Earth spiked a bit of a fever in 2020, partly because of cleaner air from the pandemic lockdown, a new study found.
Overall, the planet was about .05 degrees (.03 degrees Celsius) warmer for the year because the air had fewer cooling aerosols, which unlike carbon dioxide is pollution you can see, the study found.
“Cleaning up the air can actually warm the planet because that (soot and sulfate) pollution results in cooling” which climate scientists have long known, said study lead author Andrew Gettelman, an atmospheric scientist at the National Center for Atmospheric Research. His calculations come from comparing 2020 weather to computer models that simulated a 2020 without the pollution reductions from pandemic lockdowns.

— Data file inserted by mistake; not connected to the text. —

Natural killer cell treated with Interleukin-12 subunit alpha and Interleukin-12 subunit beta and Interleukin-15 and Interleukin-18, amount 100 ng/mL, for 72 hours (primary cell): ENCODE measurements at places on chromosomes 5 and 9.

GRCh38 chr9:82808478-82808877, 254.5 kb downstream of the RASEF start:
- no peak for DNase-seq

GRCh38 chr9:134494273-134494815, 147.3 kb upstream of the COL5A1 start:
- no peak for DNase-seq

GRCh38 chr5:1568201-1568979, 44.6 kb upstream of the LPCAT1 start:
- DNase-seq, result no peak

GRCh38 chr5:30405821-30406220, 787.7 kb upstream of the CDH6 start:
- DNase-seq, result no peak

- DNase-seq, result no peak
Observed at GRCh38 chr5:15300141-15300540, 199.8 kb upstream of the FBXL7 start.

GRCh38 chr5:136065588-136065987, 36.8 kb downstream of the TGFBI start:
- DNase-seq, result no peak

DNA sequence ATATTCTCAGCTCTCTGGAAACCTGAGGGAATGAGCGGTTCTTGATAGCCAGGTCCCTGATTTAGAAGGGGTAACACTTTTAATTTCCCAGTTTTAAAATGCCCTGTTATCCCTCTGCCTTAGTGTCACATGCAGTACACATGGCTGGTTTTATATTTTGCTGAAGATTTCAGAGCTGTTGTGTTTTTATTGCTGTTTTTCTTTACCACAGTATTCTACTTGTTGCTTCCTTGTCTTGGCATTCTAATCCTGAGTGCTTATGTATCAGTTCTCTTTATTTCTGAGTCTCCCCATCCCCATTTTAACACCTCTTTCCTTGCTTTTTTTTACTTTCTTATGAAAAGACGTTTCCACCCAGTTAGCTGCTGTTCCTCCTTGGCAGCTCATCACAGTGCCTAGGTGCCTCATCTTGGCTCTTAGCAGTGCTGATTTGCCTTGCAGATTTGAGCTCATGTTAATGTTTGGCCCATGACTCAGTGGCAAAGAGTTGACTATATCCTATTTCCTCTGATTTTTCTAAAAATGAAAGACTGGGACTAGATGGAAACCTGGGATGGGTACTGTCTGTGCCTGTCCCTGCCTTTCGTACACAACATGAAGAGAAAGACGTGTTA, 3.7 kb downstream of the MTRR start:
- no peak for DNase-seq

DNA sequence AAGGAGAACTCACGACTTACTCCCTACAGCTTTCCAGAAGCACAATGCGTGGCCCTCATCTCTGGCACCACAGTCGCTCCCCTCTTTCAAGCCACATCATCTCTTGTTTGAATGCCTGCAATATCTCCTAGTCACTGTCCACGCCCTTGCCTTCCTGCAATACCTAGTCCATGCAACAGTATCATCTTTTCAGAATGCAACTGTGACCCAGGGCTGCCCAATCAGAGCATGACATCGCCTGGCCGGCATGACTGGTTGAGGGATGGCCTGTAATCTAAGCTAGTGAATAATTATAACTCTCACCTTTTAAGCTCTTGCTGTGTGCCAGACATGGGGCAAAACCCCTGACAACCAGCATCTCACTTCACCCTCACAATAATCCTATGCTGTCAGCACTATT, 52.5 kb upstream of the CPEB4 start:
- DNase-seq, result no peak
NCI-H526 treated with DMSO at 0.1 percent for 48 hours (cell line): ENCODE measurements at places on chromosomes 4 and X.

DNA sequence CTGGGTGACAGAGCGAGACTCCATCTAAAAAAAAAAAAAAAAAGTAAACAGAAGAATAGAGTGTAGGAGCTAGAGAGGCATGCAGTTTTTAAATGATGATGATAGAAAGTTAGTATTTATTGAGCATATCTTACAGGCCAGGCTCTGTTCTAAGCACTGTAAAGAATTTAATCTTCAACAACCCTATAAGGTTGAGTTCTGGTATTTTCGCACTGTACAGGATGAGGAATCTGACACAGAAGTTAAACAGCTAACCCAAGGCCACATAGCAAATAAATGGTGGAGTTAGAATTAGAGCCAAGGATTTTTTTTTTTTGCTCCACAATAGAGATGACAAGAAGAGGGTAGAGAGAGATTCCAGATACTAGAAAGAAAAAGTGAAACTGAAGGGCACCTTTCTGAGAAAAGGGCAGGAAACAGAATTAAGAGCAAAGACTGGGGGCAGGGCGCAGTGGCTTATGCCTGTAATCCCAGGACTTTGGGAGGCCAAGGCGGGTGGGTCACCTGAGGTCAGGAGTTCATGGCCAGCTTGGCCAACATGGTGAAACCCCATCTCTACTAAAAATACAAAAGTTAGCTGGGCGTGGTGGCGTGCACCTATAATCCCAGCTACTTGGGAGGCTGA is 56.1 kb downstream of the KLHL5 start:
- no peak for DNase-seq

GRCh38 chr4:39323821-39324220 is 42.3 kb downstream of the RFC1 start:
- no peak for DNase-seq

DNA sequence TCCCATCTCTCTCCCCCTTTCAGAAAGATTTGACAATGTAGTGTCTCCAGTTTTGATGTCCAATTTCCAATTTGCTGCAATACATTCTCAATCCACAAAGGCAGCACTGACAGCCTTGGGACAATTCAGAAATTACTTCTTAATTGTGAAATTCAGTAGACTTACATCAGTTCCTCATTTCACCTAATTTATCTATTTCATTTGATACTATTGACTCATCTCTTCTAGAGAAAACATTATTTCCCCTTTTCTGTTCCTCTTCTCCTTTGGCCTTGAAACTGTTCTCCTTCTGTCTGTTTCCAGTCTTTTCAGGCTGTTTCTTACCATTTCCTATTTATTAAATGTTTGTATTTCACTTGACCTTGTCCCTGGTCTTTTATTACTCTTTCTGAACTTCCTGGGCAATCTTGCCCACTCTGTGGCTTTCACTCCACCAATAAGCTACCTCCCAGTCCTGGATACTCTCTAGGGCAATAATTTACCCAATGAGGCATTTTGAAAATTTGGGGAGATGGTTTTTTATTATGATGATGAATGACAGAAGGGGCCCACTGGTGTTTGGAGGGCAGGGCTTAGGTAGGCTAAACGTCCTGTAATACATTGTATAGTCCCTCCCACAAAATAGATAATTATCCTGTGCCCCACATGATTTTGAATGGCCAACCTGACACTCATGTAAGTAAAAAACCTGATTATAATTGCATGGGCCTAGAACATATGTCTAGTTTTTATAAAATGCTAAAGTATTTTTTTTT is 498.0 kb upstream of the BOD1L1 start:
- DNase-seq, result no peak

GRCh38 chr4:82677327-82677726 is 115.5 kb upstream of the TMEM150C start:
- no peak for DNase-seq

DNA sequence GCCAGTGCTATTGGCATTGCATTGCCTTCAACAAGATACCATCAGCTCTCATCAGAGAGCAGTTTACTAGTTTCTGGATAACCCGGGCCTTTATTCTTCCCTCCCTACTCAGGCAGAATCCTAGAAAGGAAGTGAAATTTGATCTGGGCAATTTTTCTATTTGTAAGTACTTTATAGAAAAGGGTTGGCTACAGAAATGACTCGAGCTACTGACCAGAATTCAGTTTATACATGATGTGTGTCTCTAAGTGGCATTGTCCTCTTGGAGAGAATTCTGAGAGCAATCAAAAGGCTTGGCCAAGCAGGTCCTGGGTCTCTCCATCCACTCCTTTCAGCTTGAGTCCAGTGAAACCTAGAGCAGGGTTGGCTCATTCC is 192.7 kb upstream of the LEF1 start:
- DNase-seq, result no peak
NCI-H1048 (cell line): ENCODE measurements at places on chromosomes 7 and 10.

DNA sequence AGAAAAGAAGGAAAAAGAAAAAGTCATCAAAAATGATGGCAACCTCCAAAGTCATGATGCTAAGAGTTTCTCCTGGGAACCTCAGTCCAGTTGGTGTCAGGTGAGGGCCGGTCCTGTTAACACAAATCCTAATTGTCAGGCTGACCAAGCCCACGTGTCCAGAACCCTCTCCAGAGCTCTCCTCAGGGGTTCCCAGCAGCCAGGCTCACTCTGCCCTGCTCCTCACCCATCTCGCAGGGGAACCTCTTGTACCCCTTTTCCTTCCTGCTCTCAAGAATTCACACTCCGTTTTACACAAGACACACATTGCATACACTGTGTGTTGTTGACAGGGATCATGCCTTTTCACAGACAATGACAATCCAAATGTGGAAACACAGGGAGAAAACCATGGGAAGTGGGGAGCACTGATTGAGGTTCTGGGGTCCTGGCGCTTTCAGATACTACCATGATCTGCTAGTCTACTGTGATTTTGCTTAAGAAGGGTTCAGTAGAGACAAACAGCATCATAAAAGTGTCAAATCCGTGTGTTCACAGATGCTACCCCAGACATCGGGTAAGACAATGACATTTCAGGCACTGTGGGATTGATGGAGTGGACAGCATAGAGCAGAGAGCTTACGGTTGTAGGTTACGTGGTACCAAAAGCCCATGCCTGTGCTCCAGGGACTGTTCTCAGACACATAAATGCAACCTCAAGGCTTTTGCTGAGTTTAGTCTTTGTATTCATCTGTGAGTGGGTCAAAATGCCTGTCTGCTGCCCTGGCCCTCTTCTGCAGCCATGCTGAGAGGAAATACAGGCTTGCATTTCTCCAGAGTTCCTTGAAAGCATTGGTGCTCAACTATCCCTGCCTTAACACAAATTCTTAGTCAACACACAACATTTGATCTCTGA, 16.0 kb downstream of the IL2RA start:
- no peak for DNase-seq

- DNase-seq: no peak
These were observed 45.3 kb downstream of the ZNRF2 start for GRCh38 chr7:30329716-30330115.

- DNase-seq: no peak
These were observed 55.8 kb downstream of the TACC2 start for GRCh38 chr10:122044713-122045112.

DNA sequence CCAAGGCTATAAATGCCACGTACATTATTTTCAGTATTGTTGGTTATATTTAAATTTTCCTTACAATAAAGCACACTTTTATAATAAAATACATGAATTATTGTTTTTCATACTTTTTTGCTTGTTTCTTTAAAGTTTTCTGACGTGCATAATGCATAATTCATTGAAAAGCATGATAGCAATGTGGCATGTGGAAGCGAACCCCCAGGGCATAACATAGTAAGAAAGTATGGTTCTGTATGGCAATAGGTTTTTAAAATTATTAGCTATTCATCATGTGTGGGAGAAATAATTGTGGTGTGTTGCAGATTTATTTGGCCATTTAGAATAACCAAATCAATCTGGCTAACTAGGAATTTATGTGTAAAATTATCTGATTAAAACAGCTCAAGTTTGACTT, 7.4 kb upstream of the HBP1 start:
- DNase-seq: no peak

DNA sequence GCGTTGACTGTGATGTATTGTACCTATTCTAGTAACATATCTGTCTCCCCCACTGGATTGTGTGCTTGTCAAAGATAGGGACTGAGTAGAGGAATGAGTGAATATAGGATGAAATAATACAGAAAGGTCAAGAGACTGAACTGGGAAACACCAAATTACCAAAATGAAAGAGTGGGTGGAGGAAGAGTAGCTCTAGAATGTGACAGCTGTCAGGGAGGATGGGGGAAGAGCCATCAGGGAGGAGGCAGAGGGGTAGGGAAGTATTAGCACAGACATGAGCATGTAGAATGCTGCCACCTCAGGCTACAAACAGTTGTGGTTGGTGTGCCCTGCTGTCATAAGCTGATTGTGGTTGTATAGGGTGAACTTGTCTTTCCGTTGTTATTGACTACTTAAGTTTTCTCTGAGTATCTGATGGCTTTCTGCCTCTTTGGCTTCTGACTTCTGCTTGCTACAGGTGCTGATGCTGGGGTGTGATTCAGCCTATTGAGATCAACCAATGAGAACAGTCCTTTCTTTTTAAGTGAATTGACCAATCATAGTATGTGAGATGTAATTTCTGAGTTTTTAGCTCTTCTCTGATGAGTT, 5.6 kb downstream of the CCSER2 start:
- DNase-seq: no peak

This temporary warming effect from fewer particles was stronger in 2020 than the effect of reduced heat-trapping carbon dioxide emissions, Gettelman said. That’s because carbon stays in the atmosphere for more than a century with long-term effects, while aerosols remain in the air about a week.
Even without the reduction in cooling aerosols, global temperatures in 2020 already were flirting with breaking yearly heat record because of the burning of coal, oil and natural gas — and the aerosol effect may have been enough to help make this the hottest year in NASA’s measuring system, said top NASA climate scientist Gavin Schmidt, who wasn’t part of this study but said it confirms other research.
“Clean air warms the planet a tiny bit, but it kills a lot fewer people with air pollution,” Gettelman said.
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